The Common App Essay
How to Write a Great College Application!
The season is upon us: college applications, and right now is a good time to start working on your Common App. You’re a month into the new school year, you’ve settled in, and now the Common App essay is staring you in the face.
Where do you begin? You know you have to start writing it…but HOW?
You try to forget about it, but you can’t. How can you write the absolutely best college admission essays possible when you have no idea what to write about or where to begin??
Similarly, neither do you know what the college admission committee is even looking for, nor what will make a really strong college essay and application. This holds true for all colleges and universities, but ESPECIALLY if you’re applying to the Ivy League.
Oh yeah, and did I mention your entire future appears to depend on this?
Don’t worry though, because I am going to walk you through the process.
I’m a former Harvard admissions interviewer + Harvard grad, and I know how to do this well. I’m going to tell you how you can master the Common App essay and application and make the most of your college applications.
To be more to the point, I’m going to help you get into the best schools possible.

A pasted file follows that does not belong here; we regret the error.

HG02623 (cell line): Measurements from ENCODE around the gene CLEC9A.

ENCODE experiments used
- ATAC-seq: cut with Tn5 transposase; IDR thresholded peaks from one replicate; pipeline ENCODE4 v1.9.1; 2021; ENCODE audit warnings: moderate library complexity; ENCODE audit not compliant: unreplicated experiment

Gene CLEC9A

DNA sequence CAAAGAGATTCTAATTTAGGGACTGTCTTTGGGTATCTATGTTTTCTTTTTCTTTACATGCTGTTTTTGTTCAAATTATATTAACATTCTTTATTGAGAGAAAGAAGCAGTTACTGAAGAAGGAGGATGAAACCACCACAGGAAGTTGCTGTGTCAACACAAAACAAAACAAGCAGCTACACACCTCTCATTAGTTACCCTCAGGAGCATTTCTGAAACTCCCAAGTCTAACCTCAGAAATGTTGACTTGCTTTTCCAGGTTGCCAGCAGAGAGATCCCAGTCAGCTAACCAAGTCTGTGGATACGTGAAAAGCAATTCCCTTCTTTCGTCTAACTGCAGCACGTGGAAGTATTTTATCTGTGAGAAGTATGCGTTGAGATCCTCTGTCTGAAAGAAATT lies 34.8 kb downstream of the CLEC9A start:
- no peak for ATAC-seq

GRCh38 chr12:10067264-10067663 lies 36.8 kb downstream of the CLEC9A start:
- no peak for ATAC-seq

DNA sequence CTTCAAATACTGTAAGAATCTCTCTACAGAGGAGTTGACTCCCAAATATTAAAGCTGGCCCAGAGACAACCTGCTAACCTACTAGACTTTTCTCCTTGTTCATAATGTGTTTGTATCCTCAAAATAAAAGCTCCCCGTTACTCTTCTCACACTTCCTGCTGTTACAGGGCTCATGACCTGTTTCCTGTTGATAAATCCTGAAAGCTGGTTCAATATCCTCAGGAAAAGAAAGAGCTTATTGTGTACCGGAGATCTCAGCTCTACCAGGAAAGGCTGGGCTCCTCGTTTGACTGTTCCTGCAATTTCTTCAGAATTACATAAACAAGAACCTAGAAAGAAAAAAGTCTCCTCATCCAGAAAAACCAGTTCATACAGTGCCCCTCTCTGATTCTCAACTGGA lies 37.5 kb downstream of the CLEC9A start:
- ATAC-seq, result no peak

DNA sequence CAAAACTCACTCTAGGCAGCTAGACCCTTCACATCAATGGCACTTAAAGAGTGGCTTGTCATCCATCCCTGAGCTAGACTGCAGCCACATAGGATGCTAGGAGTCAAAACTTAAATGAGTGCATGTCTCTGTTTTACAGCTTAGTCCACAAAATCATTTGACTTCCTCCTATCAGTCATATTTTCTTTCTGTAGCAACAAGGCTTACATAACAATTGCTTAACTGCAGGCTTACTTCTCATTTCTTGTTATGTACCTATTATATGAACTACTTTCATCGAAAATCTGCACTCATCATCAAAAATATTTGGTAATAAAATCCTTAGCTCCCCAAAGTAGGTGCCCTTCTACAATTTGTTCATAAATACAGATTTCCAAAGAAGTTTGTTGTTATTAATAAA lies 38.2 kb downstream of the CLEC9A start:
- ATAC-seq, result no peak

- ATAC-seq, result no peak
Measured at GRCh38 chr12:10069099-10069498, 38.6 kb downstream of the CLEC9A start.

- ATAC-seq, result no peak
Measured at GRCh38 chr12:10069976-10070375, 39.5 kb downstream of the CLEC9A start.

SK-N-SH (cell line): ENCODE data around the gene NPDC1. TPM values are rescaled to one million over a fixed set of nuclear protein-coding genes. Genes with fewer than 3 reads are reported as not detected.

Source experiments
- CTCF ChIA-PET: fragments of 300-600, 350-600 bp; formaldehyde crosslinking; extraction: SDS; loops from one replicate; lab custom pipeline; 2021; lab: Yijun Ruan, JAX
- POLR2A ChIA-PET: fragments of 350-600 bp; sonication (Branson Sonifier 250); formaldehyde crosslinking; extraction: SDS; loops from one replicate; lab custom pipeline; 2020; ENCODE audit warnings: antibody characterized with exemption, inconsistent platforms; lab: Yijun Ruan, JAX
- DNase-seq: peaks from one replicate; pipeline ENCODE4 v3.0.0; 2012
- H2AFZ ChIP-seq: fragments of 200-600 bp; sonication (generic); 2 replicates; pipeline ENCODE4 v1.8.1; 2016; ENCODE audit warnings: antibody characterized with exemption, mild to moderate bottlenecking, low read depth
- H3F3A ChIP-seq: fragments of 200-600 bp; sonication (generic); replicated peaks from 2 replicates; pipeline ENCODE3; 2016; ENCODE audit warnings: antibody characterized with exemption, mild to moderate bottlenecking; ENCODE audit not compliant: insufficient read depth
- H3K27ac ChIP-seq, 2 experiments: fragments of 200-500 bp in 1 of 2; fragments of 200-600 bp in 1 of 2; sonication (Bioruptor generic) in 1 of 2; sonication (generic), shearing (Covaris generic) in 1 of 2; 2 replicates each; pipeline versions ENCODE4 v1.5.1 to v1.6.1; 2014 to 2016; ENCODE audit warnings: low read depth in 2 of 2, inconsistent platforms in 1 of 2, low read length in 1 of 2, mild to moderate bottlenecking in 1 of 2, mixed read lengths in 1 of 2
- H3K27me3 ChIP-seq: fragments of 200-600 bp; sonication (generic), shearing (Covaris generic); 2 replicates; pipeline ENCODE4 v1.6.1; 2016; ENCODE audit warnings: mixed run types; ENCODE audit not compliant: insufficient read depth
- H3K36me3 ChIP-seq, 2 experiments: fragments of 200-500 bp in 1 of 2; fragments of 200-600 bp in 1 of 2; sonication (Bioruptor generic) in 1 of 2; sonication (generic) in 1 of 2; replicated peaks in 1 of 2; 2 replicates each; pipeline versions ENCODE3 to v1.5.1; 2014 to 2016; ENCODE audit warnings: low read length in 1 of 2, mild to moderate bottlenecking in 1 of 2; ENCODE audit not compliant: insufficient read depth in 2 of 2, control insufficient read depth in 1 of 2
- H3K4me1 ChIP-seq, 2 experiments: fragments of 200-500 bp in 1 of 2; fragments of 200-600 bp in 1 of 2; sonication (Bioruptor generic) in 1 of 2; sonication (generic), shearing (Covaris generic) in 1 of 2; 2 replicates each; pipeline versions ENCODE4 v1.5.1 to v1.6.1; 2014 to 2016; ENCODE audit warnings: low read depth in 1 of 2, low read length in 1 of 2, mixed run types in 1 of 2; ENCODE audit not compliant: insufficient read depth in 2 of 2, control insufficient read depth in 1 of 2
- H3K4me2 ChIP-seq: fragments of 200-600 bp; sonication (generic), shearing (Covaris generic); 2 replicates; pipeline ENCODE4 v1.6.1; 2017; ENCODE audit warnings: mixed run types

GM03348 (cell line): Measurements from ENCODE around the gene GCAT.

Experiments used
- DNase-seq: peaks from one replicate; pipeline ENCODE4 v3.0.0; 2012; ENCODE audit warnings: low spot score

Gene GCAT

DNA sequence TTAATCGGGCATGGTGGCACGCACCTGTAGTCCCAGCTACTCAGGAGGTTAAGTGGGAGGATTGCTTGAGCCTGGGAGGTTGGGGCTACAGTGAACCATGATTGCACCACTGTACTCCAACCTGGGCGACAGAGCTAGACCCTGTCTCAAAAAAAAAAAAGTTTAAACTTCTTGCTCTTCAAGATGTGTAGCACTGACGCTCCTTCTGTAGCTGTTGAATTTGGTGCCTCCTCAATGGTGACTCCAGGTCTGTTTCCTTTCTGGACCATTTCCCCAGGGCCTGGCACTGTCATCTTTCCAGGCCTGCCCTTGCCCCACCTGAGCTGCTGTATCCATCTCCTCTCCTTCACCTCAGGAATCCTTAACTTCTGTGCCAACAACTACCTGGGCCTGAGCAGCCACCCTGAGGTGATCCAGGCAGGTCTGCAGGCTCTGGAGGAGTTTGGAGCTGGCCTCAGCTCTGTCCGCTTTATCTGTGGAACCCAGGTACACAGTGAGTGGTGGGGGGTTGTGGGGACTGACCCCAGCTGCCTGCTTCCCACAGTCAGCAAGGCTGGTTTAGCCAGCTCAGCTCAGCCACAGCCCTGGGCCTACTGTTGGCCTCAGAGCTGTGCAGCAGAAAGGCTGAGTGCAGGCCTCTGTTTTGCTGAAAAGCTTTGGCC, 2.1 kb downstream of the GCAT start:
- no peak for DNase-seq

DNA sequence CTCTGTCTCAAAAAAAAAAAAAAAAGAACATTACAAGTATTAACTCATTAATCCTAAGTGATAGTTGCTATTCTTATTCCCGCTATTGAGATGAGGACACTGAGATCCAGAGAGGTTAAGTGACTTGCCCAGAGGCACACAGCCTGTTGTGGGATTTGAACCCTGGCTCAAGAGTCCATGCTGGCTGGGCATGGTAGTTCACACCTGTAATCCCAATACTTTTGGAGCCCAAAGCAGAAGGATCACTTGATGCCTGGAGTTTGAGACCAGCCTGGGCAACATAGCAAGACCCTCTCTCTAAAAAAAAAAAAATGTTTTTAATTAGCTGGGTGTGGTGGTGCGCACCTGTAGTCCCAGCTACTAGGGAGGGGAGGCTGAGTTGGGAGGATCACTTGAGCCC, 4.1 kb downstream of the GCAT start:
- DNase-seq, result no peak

This includes the Ivy League: Harvard, Princeton, Yale, Columbia, Dartmouth, Brown, UPenn, and Cornell. The top. I mean, what if you want to go there? How can you tackle the Common App and catapult your way to the apex of education?
Let’s start with the questions. These are the choices for your Common App Essay:
- Some students have a background or story that is so central to their identity that they believe their application would be incomplete without it. If this sounds like you, then please share your story.
- Recount an incident or time when you experienced failure. How did it affect you, and what lessons did you learn?
- Reflect on a time when you challenged a belief or idea. What prompted you to act? Would you make the same decision again?
- Describe a place or environment where you are perfectly content. What do you do or experience there, and why is it meaningful to you?
- Discuss an accomplishment or event, formal or informal, that marked your transition from childhood to adulthood within your culture, community, or family.
Which one to choose, you say? Which one will be the best one to write about? Here’s what I say: go with the one that is going to contain the most EMOTION. Emotion is powerful, good or bad, and the examples you choose, if they have a certain emotional weight to them when you think about it, that will add weight (and admissions committee engagement) to your essay. In other words, emotion or powerful experiences (which is really what I mean) serves to ENGAGE your reader, and an engaged reader is going to not only remember your essay, but feel that you truly conveyed a mood, and environment, and an experience.
In other words, they will feel they got to know YOU just a little bit more than if you had written about something “less powerful” that didn’t engage.
Go with the powerful emotions. The experiences and examples for any of the above, that convey some kind of emotion, and make you feel, because that is going to translate to your essay.
More tips and advice to come…